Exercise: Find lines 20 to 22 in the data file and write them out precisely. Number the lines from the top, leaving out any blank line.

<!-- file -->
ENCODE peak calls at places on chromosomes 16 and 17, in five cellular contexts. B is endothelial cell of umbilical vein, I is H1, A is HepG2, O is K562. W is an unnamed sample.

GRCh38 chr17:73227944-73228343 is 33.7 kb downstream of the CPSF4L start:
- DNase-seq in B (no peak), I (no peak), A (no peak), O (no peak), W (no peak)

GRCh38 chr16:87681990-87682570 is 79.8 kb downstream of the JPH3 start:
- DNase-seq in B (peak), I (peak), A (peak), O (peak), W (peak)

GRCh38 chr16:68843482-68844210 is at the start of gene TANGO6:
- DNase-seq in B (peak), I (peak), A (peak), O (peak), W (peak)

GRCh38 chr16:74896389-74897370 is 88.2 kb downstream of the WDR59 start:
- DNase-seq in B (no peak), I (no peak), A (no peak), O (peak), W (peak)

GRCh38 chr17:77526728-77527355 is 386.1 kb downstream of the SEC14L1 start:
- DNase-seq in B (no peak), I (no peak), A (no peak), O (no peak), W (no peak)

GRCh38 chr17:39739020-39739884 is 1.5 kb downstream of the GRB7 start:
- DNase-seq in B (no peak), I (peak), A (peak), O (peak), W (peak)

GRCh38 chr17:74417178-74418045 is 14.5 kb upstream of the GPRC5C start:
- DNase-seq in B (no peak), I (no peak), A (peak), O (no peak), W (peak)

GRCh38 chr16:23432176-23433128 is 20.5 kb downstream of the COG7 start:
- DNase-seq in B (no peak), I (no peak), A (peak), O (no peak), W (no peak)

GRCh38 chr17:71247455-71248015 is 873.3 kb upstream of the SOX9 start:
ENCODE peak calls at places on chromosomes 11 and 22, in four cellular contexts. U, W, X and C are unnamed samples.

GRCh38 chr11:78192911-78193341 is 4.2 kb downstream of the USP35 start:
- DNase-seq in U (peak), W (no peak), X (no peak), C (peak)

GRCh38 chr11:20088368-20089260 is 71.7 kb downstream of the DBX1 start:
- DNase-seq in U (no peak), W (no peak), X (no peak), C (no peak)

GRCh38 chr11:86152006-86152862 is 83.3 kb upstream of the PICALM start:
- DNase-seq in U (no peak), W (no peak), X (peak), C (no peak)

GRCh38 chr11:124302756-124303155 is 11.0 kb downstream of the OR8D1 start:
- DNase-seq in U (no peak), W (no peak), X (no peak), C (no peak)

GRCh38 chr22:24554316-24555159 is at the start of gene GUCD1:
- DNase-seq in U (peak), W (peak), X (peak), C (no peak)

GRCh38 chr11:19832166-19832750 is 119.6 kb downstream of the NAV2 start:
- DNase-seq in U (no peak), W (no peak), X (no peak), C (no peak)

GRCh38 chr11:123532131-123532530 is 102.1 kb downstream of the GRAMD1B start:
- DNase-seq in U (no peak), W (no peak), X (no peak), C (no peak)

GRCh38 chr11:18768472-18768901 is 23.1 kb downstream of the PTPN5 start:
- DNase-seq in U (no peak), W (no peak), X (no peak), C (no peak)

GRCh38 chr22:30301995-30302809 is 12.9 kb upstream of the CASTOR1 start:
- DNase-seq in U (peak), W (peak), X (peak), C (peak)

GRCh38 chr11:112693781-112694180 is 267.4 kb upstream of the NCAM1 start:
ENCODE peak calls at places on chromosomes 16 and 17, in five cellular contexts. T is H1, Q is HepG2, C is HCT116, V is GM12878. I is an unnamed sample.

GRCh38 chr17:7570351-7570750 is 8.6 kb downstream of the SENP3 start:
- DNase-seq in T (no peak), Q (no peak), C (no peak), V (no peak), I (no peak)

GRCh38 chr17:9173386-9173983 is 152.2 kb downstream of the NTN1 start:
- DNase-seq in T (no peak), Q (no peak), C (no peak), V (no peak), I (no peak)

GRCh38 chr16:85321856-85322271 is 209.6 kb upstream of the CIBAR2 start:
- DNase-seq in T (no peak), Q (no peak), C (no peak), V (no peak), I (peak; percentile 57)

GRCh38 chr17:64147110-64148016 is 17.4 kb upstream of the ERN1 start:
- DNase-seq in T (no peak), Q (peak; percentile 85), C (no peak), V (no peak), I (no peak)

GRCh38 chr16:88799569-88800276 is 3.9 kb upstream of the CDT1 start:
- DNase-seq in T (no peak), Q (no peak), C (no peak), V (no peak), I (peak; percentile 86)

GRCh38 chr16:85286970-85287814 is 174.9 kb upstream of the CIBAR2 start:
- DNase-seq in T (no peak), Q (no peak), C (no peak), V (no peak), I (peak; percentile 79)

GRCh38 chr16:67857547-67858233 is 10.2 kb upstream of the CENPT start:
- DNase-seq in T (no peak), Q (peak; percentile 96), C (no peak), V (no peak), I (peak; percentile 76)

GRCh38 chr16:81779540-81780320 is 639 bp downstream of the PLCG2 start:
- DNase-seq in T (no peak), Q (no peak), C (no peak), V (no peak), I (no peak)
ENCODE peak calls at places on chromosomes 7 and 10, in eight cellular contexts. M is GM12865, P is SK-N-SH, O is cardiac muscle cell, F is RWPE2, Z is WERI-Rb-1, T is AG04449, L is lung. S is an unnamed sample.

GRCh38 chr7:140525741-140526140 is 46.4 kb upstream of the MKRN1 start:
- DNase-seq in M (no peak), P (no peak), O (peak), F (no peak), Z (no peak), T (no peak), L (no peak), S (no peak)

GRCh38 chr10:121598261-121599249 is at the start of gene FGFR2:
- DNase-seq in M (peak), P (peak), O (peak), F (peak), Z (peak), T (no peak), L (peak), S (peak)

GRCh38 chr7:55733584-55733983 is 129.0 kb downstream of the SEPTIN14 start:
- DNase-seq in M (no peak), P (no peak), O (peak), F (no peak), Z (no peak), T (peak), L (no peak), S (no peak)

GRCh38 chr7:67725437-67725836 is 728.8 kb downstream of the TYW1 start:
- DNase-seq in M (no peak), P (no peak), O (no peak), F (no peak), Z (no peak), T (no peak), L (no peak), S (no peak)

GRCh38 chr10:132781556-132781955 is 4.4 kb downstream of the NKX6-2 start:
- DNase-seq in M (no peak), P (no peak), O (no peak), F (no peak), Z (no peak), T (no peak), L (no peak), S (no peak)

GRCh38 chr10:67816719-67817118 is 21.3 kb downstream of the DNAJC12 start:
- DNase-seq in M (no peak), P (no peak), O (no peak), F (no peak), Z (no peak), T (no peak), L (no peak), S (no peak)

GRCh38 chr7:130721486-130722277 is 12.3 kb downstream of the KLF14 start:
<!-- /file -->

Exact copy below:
GRCh38 chr11:78192911-78193341 is 4.2 kb downstream of the USP35 start:
- DNase-seq in U (peak), W (no peak), X (no peak), C (peak)

GRCh38 chr11:20088368-20089260 is 71.7 kb downstream of the DBX1 start: